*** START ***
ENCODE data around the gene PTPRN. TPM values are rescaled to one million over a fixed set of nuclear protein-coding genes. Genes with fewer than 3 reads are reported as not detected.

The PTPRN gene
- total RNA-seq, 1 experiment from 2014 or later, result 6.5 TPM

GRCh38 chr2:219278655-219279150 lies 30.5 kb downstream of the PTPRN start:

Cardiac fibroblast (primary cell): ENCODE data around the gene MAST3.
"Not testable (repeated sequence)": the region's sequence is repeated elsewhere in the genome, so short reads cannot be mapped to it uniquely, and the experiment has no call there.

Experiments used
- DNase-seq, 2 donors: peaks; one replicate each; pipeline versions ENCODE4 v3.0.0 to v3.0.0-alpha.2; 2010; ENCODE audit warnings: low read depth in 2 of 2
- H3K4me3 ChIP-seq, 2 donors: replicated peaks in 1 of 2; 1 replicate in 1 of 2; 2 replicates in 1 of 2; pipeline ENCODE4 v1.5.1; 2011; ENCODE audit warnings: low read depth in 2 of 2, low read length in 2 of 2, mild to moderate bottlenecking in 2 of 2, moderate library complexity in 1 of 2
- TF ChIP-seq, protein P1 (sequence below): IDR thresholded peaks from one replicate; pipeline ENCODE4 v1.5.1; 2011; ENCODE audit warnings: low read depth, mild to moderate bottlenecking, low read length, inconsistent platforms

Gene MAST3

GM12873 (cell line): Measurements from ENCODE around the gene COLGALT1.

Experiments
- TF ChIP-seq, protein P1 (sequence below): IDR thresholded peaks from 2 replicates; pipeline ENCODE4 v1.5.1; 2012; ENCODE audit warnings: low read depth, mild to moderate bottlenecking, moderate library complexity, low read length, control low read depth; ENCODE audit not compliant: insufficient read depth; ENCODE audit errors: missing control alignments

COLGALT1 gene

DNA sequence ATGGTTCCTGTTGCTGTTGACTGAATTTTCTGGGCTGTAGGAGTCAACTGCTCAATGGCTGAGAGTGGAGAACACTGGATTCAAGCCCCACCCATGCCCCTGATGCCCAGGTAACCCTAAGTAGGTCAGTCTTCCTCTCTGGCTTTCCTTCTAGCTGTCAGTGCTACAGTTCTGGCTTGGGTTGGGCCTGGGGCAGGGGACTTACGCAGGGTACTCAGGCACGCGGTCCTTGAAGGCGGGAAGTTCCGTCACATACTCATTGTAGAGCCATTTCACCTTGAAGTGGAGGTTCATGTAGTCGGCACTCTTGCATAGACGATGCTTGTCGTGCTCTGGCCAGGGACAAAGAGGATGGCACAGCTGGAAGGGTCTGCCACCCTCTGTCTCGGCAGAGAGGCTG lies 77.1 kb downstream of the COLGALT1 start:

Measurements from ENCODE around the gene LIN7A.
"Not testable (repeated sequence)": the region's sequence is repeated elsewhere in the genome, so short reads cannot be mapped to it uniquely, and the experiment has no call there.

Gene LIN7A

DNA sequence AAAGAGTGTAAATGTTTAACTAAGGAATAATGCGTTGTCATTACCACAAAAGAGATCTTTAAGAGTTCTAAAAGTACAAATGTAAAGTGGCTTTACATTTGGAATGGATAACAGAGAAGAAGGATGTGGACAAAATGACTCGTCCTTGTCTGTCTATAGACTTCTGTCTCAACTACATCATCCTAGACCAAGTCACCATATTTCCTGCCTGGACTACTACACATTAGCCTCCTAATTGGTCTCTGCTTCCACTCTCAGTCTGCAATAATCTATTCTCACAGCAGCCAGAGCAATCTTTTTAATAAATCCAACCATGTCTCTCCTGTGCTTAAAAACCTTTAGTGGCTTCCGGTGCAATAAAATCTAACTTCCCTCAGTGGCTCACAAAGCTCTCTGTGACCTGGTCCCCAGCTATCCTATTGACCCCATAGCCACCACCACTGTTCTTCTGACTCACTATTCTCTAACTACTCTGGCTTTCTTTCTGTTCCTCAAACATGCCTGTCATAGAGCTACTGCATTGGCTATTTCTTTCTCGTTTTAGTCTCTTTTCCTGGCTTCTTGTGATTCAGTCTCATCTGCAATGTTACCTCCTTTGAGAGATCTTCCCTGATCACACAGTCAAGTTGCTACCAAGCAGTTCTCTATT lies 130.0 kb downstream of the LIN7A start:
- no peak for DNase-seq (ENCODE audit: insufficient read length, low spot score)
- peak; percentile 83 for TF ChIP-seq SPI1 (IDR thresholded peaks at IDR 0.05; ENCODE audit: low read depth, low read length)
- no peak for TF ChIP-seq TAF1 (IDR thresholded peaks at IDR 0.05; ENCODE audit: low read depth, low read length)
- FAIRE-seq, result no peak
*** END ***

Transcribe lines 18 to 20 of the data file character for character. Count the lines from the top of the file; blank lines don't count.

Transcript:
"Not testable (repeated sequence)": the region's sequence is repeated elsewhere in the genome, so short reads cannot be mapped to it uniquely, and the experiment has no call there.

Gene LIN7A

DNA sequence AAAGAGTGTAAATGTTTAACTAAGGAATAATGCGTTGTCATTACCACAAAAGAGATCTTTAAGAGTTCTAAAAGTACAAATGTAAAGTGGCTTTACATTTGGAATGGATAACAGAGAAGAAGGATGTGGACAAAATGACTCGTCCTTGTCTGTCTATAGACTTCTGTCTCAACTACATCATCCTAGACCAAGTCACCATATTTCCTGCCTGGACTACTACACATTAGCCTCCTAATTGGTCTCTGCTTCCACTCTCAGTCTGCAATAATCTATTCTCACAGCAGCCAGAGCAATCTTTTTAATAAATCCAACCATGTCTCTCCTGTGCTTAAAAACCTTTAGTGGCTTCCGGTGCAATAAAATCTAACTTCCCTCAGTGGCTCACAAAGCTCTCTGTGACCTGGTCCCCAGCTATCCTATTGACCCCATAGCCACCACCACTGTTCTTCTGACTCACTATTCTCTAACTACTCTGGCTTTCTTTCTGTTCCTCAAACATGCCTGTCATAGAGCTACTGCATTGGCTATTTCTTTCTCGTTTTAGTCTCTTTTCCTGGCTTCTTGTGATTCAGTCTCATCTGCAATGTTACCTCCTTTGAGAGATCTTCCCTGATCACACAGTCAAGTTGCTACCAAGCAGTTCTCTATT lies 130.0 kb downstream of the LIN7A start: